Physiological differentiation within an Encelia farinosa population along a short topographic gradient in the Sonoran Desert

R. K. Monson, S. D. Smith, J. L. Gehring, W. D. Bowman, S. R. Szarek

Research output: Contribution to journalArticlepeer-review

27 Scopus citations


Encelia farinosa growing along a 135-m slope in the Sonoran Desert of Arizona experienced differences in their seasonal moisture regimes. During the spring and summer the slope was characterized by progressively increasing moisture stress from the bottom (wash site) to the top (ridge site). The moisture differences were reflected at the community level by the presence of more cacti at the ridge site and more grasses at the wash site, and at the organismic level by more negative plant water potentials and less negative δ13C values (higher water-use efficiencies) in plants of E. farinosa at the ridge site. Gene flow along the gradient was high enough to overcome genetic differentiation by genetic drift alone. Despite high levels of gene flow along the topographic gradient, there was evidence of genetic differentiation at the genotype level and physiological level. Differential genotype selection was supported through observations that wash plants exhibited deficiencies of heterozygotes at two out of five variable loci, compared to ridge plants. In a series of greenhouse studies, physiological differentiaiton was observed through lower stomatal conductances and more conservative use of limited soil moisture supplies in ridge plants, compared to plants from the more mesic wash site. The responses of photosynthesis rate and stomatal conductance to decreasing pre-dawn water potentials were similar between wash and ridge plants. Results indicate that physiological differentiation in this population of E. farinosa occurs with respect to patterns of water use, rather than patterns of tolerance to water stress. -from Authors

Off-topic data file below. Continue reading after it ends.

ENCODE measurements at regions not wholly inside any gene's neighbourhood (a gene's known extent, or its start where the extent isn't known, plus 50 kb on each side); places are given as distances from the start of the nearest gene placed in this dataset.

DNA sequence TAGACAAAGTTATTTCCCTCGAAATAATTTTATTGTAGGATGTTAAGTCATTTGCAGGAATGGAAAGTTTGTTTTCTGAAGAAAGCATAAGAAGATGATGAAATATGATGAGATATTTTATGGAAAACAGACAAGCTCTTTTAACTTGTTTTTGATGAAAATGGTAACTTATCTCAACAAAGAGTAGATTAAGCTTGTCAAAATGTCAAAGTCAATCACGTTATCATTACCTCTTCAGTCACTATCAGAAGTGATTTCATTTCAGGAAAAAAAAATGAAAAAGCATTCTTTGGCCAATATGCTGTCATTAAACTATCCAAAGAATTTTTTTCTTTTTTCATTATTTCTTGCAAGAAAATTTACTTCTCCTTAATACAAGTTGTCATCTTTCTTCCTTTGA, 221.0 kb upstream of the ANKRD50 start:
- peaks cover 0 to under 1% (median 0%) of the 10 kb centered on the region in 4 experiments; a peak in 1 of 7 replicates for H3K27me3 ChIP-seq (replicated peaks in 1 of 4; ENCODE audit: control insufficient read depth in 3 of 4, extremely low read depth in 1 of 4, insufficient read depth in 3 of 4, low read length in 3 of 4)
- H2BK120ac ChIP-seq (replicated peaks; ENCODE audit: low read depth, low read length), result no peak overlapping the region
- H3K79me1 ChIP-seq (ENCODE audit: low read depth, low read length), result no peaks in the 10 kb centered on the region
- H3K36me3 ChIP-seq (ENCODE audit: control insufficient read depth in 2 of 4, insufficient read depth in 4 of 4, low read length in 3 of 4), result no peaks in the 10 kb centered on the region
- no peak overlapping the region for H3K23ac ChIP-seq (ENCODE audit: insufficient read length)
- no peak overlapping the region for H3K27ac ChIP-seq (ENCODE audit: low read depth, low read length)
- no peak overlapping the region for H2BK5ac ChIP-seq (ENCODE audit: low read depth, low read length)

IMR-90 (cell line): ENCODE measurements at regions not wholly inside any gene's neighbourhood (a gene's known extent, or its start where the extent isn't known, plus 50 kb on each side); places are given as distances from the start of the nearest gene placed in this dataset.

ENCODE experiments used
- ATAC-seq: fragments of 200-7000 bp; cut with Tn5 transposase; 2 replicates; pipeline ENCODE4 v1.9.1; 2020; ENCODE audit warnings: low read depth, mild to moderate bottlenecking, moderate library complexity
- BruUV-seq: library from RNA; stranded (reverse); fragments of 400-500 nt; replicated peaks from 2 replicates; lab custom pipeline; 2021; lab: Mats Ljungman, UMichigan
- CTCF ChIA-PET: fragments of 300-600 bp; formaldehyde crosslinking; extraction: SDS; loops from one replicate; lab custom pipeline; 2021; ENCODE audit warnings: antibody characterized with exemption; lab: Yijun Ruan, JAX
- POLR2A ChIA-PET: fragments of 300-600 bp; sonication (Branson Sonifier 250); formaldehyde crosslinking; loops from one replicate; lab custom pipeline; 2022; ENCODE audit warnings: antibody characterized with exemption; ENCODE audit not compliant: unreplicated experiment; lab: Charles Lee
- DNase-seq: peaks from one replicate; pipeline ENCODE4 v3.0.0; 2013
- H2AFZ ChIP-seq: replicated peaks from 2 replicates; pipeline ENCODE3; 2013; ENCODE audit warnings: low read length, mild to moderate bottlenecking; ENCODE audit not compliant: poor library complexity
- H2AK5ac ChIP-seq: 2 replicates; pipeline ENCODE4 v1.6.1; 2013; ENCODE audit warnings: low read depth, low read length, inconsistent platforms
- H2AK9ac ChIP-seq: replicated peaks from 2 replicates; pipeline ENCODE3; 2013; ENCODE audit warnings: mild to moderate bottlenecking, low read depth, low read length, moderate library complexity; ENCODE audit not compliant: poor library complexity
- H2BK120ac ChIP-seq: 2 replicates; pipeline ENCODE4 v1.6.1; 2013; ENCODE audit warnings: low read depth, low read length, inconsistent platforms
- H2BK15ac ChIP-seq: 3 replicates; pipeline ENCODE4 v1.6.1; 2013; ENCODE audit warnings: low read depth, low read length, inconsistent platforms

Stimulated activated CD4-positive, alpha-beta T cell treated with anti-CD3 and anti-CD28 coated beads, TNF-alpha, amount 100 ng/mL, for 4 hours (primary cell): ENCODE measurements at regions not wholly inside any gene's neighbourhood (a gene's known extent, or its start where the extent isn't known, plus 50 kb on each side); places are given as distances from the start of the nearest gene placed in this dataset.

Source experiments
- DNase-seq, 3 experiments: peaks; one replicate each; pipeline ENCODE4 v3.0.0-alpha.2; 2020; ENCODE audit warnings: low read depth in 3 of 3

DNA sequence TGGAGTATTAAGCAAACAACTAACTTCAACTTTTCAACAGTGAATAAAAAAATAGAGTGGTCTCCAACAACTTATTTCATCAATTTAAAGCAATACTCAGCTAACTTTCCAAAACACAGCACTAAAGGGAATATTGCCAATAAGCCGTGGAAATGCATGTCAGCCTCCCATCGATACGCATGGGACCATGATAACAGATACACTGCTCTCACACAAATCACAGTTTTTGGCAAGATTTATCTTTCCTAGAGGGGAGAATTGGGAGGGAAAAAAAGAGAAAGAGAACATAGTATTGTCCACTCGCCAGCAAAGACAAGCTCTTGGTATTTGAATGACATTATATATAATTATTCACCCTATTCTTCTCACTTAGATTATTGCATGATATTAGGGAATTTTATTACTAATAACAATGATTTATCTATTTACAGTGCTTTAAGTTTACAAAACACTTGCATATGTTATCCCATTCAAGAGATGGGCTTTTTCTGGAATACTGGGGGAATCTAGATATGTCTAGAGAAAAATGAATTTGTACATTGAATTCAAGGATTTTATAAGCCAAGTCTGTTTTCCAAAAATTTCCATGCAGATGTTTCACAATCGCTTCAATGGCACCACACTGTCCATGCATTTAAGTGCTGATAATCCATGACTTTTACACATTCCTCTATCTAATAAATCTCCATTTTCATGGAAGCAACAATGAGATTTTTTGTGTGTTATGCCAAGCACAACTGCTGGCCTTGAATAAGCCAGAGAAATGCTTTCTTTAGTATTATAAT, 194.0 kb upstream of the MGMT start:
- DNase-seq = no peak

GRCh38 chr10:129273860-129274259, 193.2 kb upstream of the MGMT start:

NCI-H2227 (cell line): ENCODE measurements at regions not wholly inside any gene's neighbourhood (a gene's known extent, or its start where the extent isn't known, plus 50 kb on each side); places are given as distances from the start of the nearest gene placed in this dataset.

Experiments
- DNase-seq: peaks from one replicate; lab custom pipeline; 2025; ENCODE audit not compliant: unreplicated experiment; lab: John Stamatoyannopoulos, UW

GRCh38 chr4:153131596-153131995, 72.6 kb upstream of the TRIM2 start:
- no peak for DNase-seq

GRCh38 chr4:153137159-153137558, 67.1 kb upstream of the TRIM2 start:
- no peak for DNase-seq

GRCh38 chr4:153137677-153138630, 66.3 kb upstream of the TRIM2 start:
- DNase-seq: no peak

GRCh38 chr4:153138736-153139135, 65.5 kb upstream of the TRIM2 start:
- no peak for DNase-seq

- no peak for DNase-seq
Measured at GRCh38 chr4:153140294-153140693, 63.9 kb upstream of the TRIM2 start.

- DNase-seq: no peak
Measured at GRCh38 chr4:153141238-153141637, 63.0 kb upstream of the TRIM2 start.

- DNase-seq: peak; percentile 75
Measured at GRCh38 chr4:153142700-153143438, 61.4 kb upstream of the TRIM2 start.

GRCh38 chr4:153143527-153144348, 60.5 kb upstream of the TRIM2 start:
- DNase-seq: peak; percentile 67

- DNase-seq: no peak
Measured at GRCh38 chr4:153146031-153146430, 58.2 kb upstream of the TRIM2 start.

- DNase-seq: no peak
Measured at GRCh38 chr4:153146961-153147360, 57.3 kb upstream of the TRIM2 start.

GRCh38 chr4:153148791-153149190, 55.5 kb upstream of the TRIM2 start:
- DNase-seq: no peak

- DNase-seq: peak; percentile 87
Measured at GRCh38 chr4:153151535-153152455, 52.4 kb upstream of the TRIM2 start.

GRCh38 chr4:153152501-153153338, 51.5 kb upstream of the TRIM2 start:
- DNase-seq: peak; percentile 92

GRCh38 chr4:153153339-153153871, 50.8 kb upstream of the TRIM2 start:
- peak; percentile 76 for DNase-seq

Original languageEnglish (US)
Pages (from-to)751-759
Number of pages9
JournalFunctional Ecology
Issue number6
StatePublished - 1992

ASJC Scopus subject areas

  • Ecology, Evolution, Behavior and Systematics


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